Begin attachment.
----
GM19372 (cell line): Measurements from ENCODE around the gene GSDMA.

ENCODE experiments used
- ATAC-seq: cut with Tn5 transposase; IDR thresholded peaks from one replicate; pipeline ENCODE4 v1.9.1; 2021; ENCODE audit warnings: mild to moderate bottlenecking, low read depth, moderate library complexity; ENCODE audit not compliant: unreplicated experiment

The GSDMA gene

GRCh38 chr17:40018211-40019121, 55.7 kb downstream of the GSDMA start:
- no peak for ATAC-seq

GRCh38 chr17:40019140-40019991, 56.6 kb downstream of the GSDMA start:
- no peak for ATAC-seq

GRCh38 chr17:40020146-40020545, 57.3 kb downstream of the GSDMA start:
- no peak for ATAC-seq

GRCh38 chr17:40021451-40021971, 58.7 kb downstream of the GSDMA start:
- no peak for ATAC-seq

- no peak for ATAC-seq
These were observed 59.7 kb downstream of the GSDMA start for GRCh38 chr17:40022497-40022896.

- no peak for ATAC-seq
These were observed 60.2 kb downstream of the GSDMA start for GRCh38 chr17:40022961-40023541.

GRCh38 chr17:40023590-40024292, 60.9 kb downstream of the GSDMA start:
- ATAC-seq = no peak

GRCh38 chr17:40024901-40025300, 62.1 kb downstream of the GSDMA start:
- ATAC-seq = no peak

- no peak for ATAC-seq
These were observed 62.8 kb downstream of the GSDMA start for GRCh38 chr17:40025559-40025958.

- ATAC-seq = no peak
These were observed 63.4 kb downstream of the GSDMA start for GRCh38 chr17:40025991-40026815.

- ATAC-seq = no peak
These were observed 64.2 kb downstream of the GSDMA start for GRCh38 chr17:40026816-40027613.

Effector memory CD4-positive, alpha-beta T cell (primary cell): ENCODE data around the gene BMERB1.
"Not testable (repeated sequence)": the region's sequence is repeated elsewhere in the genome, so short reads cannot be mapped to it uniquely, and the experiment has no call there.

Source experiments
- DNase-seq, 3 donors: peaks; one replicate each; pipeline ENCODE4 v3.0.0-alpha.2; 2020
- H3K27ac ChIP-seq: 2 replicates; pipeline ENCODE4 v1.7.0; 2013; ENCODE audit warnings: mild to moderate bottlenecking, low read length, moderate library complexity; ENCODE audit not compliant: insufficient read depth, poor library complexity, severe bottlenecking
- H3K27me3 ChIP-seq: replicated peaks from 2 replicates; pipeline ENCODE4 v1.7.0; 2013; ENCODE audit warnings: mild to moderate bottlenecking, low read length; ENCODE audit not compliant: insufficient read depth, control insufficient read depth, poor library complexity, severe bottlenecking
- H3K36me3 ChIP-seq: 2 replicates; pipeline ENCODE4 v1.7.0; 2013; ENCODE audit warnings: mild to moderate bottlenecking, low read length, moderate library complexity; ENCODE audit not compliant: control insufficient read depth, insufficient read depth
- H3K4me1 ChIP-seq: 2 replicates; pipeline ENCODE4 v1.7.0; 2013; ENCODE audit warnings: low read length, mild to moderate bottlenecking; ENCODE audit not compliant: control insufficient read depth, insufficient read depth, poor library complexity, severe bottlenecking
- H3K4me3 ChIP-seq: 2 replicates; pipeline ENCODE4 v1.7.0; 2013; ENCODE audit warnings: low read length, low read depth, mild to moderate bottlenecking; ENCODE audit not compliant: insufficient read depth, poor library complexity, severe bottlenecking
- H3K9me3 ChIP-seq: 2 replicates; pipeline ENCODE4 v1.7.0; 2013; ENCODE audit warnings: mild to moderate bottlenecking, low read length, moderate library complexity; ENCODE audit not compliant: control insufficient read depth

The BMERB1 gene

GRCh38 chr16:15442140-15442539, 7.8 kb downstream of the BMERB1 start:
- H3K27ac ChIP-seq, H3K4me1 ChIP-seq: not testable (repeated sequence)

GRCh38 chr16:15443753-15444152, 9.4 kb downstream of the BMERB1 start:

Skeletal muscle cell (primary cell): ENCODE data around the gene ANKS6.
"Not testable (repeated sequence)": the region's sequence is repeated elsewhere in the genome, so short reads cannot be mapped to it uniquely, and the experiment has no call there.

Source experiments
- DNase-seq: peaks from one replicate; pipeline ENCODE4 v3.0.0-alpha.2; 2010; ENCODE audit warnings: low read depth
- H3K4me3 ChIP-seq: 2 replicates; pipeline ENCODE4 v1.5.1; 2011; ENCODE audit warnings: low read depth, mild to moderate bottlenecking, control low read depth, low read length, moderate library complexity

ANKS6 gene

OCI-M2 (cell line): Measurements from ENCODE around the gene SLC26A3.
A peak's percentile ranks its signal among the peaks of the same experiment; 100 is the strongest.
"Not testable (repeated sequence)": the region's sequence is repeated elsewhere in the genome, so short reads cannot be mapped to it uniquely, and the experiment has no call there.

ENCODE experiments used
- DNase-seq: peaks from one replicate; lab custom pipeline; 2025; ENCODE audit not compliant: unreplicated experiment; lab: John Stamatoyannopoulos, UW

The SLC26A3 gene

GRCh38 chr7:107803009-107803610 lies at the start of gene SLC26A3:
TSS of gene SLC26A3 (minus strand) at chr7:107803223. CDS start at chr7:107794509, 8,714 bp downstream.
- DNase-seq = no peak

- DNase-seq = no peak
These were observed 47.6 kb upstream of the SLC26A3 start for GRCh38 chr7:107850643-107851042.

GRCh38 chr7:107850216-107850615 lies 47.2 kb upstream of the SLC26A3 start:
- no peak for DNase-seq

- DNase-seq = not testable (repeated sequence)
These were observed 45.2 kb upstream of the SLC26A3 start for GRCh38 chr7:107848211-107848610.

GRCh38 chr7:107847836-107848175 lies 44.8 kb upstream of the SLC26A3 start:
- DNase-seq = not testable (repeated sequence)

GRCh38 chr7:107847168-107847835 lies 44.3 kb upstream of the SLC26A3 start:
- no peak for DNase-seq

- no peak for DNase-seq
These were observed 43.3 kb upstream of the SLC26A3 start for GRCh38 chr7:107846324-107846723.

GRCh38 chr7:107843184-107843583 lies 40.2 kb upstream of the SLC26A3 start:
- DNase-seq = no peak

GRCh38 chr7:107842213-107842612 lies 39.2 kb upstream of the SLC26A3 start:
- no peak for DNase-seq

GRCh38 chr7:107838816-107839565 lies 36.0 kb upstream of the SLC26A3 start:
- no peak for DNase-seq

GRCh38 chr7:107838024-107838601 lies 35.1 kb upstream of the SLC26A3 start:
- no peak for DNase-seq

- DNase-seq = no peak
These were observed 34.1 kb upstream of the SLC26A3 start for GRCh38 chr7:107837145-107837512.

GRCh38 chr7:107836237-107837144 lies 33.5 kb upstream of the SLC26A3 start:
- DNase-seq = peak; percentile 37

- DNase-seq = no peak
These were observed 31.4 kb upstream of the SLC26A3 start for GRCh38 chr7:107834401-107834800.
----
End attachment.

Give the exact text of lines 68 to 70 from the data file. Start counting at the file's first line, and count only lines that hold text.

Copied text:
GRCh38 chr7:107843184-107843583 lies 40.2 kb upstream of the SLC26A3 start:
- DNase-seq = no peak

GRCh38 chr7:107842213-107842612 lies 39.2 kb upstream of the SLC26A3 start: